A solitary red seat in a sea of green plastic in Fenway Park’s right field grandstand marks the spot where Ted Williams 502 foot HR landed on June 9, 1946. Quizzed by the Boston Globe’s Alex Speier, Red Sox DH David Ortiz expressed doubts (“the red seat? Cough – bullhshit – cough”) Williams (or anyone else) could hit a ball that far :

“I don’t think anyone has ever hit one there,” said Ortiz. “I went up there and sat there one time. That’s far, brother. Listen, do you see the No. 1 [Bobby Doerr’s retired uniform number on the façade above the right field grandstand]? I hit that one time. You know how far it is to that No. 1 from the plate? Very far. And you know how far that red seat is from the No. 1? It’s 25 rows up still. That’s the farthest I’ve ever hit the ball right there, and no one else has gotten to the No. 1 . . . The closest one that I have ever seen — I remember a day game, I hit a ball in that tunnel. But still — I crushed one and it wasn’t even close to that.”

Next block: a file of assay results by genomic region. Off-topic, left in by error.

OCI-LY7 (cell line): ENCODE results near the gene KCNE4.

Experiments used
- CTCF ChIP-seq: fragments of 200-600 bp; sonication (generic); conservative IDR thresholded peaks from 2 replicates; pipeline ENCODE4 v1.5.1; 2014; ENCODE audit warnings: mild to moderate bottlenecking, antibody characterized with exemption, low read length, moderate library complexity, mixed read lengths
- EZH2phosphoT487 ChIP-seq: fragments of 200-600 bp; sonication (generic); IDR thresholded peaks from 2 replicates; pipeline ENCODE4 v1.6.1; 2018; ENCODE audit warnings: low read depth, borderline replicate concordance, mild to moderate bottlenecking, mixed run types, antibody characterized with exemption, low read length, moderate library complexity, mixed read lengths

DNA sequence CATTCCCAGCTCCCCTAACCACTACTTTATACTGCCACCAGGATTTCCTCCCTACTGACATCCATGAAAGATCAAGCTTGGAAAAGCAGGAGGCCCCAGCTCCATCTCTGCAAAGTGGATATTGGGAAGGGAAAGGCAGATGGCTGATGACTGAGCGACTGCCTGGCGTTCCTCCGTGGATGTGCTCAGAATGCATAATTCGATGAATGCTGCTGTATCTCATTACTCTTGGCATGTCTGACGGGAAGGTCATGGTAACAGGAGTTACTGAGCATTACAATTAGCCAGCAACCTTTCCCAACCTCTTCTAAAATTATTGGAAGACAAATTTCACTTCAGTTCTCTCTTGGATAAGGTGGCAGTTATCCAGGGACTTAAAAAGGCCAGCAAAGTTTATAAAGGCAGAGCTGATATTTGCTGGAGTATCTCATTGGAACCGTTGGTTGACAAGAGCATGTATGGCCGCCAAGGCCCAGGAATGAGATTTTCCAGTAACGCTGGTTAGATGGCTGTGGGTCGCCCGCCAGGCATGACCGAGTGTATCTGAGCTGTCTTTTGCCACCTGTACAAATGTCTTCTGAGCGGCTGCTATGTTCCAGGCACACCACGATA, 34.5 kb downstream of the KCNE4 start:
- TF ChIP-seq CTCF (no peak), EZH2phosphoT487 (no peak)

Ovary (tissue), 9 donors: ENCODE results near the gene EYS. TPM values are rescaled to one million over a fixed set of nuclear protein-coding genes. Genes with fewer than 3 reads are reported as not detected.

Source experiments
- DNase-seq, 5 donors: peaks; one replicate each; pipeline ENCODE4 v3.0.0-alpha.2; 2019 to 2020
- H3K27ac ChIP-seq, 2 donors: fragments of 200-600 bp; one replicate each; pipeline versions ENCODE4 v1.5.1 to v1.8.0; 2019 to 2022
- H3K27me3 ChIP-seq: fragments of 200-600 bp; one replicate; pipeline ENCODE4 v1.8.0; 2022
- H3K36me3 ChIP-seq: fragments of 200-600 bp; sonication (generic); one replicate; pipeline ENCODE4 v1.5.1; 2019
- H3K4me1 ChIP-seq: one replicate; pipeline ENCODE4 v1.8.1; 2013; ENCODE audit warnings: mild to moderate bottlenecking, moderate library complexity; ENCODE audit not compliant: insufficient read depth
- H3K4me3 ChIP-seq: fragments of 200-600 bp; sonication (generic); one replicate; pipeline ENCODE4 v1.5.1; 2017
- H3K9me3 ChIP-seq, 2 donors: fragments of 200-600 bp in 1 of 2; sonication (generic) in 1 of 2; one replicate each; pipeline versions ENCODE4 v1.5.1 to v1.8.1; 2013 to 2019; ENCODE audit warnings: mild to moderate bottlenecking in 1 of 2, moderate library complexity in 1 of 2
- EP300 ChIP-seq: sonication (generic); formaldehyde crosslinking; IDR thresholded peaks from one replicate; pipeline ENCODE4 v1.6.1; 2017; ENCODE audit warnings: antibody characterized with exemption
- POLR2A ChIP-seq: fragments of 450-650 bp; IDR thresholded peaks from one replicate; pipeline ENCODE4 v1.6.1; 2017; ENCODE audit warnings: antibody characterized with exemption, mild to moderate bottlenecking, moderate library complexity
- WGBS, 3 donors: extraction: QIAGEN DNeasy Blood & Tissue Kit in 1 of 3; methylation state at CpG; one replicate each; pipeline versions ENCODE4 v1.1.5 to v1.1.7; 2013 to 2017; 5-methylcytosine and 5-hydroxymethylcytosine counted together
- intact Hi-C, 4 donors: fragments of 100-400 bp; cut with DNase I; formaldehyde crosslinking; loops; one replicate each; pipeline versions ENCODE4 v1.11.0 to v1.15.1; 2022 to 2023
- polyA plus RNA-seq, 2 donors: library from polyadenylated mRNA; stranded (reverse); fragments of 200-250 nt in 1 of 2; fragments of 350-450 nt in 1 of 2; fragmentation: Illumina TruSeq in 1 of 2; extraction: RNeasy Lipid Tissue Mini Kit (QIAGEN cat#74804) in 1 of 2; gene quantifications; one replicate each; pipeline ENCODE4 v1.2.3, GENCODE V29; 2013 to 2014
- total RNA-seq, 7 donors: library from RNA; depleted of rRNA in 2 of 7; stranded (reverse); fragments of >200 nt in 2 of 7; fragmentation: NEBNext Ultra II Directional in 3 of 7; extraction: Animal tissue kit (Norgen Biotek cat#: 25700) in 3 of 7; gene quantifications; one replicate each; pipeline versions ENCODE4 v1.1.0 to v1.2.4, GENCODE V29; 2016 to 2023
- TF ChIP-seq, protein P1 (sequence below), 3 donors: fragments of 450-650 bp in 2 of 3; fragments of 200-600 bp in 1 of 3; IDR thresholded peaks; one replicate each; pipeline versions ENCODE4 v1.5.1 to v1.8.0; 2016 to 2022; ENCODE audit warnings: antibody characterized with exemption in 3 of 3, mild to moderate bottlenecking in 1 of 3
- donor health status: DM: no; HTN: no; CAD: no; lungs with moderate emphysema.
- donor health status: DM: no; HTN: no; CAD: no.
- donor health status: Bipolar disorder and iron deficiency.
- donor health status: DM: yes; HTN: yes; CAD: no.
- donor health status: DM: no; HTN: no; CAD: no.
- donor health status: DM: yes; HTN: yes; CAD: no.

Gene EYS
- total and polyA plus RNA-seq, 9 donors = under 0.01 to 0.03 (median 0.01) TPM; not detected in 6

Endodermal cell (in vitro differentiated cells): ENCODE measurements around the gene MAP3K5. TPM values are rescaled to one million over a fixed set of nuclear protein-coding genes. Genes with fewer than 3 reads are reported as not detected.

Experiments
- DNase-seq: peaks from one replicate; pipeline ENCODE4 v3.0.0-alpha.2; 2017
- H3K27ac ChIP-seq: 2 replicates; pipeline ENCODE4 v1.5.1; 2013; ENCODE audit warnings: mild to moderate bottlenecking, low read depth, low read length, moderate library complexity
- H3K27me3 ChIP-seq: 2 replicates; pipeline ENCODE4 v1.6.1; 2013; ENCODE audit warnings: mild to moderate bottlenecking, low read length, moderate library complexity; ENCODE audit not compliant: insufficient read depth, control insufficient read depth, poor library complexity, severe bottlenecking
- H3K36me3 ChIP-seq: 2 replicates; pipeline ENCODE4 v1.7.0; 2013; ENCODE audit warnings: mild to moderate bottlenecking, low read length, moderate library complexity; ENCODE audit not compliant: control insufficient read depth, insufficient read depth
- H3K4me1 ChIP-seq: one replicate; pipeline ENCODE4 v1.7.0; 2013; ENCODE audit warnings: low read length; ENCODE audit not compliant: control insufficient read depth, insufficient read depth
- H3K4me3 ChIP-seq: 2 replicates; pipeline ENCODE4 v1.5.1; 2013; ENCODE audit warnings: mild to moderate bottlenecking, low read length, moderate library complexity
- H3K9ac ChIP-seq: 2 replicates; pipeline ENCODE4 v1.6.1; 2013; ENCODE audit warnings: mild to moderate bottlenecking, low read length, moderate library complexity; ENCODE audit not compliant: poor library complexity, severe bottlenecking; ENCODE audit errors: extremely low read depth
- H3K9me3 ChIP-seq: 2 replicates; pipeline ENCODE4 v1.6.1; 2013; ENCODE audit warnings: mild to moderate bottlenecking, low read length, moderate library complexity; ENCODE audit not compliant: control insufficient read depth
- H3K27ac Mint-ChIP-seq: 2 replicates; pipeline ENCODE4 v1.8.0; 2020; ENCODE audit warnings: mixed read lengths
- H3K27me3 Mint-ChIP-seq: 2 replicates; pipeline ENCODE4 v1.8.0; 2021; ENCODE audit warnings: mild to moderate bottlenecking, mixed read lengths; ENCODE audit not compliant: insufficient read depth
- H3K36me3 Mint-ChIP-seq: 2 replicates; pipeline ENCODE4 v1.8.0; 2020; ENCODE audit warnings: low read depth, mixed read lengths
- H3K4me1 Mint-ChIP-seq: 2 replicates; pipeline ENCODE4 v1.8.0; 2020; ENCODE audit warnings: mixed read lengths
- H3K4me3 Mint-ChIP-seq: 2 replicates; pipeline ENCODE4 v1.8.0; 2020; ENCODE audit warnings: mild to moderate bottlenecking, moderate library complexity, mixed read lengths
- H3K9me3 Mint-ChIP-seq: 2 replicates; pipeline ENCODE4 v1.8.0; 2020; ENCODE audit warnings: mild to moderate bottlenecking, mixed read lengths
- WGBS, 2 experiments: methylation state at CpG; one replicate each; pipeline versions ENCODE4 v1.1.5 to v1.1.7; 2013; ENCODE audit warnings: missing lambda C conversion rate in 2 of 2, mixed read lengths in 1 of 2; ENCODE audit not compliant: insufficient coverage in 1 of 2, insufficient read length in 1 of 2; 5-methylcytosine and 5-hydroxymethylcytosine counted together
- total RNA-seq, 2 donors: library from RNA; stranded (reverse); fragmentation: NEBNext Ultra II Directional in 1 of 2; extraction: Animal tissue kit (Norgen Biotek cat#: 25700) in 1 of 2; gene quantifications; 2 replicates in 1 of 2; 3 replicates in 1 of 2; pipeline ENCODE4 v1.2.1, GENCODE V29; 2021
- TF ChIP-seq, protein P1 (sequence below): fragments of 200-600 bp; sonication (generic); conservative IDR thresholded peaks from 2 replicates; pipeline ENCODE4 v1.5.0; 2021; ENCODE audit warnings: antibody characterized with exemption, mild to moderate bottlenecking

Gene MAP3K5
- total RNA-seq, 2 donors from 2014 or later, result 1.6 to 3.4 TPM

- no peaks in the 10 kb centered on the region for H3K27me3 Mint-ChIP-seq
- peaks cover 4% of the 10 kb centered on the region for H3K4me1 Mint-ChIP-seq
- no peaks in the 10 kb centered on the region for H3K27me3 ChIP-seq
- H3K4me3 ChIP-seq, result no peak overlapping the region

Yet the historical record is fairly clear. The front page of the Boston Globe on June 10, 1946, featured a picture of Joseph Boucher holding the straw hat that Ted Williams’s blast punctured while he sat in the famous seat.